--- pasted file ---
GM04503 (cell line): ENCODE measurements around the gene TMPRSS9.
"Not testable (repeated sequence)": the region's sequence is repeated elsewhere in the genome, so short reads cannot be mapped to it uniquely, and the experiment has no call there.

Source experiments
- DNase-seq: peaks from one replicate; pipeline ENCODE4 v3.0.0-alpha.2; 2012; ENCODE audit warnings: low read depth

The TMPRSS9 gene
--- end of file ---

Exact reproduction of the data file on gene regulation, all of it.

GM04503 (cell line): ENCODE measurements around the gene TMPRSS9.
"Not testable (repeated sequence)": the region's sequence is repeated elsewhere in the genome, so short reads cannot be mapped to it uniquely, and the experiment has no call there.

Source experiments
- DNase-seq: peaks from one replicate; pipeline ENCODE4 v3.0.0-alpha.2; 2012; ENCODE audit warnings: low read depth

The TMPRSS9 gene